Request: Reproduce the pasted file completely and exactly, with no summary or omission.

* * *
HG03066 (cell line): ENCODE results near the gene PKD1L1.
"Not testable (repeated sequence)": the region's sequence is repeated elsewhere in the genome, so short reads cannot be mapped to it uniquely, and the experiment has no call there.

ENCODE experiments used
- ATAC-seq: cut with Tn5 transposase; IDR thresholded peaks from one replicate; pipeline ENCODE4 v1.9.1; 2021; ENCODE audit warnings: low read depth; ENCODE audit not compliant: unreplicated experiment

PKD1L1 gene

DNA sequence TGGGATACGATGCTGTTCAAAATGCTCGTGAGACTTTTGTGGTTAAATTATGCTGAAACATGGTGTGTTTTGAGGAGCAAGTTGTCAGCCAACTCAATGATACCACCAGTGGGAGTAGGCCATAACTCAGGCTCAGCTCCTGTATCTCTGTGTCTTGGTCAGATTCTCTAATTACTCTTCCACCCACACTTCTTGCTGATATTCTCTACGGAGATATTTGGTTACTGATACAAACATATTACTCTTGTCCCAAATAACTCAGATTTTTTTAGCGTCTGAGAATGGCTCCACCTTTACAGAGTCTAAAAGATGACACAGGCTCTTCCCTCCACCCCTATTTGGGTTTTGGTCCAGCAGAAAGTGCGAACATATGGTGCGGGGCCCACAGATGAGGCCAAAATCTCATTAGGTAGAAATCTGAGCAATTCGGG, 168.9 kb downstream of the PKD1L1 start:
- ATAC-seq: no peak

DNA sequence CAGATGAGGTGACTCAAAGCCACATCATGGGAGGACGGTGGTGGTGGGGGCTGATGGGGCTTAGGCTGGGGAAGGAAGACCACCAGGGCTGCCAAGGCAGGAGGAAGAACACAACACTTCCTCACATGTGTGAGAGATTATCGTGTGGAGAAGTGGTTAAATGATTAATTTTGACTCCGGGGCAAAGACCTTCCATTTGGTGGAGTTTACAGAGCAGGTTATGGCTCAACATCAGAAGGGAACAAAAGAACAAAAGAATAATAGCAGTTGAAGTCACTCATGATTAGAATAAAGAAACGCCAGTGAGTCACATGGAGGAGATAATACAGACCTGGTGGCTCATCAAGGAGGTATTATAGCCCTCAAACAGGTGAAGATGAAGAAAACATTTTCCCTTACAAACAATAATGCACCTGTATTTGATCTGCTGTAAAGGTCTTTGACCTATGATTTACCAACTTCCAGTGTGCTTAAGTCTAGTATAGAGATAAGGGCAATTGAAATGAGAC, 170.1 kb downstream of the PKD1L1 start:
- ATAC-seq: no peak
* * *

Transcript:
HG03066 (cell line): ENCODE results near the gene PKD1L1.
"Not testable (repeated sequence)": the region's sequence is repeated elsewhere in the genome, so short reads cannot be mapped to it uniquely, and the experiment has no call there.

ENCODE experiments used
- ATAC-seq: cut with Tn5 transposase; IDR thresholded peaks from one replicate; pipeline ENCODE4 v1.9.1; 2021; ENCODE audit warnings: low read depth; ENCODE audit not compliant: unreplicated experiment

PKD1L1 gene

DNA sequence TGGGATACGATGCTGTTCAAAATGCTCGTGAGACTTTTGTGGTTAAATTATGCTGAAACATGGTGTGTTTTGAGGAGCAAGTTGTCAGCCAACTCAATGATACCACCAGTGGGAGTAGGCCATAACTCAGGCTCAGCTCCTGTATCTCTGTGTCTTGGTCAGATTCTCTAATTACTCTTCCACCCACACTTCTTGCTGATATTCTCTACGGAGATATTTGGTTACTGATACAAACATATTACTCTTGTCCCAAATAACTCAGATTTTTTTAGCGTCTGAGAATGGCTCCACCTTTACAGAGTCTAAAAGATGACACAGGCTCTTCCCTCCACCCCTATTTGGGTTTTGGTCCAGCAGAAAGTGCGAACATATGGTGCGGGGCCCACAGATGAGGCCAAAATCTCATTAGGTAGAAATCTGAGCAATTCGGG, 168.9 kb downstream of the PKD1L1 start:
- ATAC-seq: no peak

DNA sequence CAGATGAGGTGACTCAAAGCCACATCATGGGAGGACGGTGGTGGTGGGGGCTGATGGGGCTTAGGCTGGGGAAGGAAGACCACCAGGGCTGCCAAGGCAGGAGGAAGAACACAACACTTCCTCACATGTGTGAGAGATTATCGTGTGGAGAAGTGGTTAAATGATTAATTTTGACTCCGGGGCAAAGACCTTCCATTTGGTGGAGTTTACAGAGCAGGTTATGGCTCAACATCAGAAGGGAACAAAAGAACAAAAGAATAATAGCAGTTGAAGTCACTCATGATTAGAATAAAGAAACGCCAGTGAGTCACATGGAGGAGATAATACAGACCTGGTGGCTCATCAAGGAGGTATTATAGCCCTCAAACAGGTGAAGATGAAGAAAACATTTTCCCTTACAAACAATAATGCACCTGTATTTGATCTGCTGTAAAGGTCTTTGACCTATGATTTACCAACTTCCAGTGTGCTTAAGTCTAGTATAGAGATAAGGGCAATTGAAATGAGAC, 170.1 kb downstream of the PKD1L1 start:
- ATAC-seq: no peak